Today didn’t start well, after a weak lead from Wall Street overnight.

And the ASX 200 continued to lose ground into the close, finishing ~1.4% lower on the day.

The catalyst for capital flows at the big end of town appeared to be what’s now looming as a global energy shortage heading into the end of this year.

Brent crude prices climbed to new three-year highs above US$80/barrel in Asian trade, and ASX oil & gas majors have been perfectly positioned to benefit.

The ASX 200 Energy sector surged by almost 4% today, bringing its cumulative six-day rally to around 15%.

It stood out amid a sea of red in Tuesday trade, as mining stocks fell while the ASX 200 Financial index lost momentum in the afternoon to finish ~0.5% lower.


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In line with the ASX 200 Energy theme, the top of today’s winner’s list was heavily populated by ASX oil & gas stocks.

Leading the pack was Beach Energy (ASX:BPT), which jumped by over 10% and has ripped higher by around 30% over the past week.

Today’s gains coincided with an investor presentation, where Beach targeted production of 28 million barrels by FY24, a figure which “excludes exploration upside and pre-FID projects outside of Enterprise”, the company said.

Other big energy gains were Oil Search (ASX:OSH) and Santos (ASX:STO), which both jumped by around 6%.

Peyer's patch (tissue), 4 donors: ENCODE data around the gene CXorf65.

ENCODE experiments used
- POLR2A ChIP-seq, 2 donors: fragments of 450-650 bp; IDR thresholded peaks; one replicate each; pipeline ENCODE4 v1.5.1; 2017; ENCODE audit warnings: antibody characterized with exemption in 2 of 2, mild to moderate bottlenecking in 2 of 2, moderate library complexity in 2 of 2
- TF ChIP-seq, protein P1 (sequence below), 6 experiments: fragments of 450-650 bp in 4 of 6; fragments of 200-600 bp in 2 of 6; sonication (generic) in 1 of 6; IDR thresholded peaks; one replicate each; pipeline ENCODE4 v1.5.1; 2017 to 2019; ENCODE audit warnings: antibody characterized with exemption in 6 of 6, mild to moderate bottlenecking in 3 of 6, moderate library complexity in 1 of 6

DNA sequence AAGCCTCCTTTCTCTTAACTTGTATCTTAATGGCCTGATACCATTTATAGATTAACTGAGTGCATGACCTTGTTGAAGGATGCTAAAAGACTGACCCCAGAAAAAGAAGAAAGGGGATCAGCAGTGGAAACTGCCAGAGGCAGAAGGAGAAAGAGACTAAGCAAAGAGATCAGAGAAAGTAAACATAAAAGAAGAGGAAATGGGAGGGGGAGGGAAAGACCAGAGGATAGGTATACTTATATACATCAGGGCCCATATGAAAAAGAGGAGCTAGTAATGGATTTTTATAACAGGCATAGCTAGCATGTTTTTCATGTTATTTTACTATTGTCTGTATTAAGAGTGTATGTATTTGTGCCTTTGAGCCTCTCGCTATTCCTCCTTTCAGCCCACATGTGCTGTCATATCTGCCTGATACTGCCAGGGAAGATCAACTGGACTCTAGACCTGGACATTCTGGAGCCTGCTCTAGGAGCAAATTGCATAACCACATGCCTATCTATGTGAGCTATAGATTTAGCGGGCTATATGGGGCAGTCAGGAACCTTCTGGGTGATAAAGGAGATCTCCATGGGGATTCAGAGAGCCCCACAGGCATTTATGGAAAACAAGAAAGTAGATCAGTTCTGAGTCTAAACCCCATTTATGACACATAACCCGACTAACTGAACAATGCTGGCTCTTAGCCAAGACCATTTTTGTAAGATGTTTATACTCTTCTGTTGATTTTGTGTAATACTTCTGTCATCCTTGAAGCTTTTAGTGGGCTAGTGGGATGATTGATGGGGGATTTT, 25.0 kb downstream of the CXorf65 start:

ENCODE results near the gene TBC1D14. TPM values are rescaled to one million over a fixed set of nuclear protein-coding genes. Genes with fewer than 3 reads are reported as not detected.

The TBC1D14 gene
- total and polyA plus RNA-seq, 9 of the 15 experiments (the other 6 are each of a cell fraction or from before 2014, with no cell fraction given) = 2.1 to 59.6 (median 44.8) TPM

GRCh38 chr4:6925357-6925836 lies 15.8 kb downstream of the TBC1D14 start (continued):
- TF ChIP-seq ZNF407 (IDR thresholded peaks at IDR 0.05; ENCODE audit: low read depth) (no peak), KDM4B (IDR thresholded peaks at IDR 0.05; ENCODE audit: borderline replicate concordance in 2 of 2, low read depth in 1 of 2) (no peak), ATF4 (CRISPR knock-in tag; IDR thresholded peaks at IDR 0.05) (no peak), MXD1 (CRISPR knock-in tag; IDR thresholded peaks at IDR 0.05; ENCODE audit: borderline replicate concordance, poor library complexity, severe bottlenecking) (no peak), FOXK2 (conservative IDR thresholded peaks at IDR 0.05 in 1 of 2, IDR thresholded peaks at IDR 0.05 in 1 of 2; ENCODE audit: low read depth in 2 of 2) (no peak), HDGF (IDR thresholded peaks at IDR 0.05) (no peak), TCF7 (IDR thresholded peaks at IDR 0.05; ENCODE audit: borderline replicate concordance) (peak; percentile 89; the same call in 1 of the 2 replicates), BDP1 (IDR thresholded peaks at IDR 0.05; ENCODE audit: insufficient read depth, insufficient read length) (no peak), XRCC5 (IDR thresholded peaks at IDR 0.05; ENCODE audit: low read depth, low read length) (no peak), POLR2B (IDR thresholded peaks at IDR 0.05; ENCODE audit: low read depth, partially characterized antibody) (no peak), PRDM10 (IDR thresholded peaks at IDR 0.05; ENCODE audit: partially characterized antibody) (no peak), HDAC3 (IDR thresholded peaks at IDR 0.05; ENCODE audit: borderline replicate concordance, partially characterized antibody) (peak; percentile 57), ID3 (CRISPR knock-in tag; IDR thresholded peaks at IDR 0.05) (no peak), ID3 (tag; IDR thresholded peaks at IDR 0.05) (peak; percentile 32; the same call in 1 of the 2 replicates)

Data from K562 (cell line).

Power company Origin Energy (ASX:ORG) also rose sharply, after news broke that UK green power retailer Octopus Energy — in which Origin holds a 20% stake — received a £211 million capital injection Generation Investment Management, a group chaired by high-profile climate change advocate Al Gore.

Rounding out a mix of fossil fuel gains combined with clean energy wins, Whitehaven Coal (ASX:WHC) continued its rally and at a close above $3.20. The stock has now almost tripled from its May lows just above $1.


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Lithium developer Liontown Resources (ASX:LTR) led the large cap laggards, although the stock is still up by almost 200% year-to-date.

Also falling today was Fortescue (ASX:FMG), which continues to trade with more volatility following the iron ore selloff.

And former tech market darling Appen (ASX:APX) continued its slide from above $40 late last year, with another 4.4% drop that saw it fall further below $10 to close at $9.12.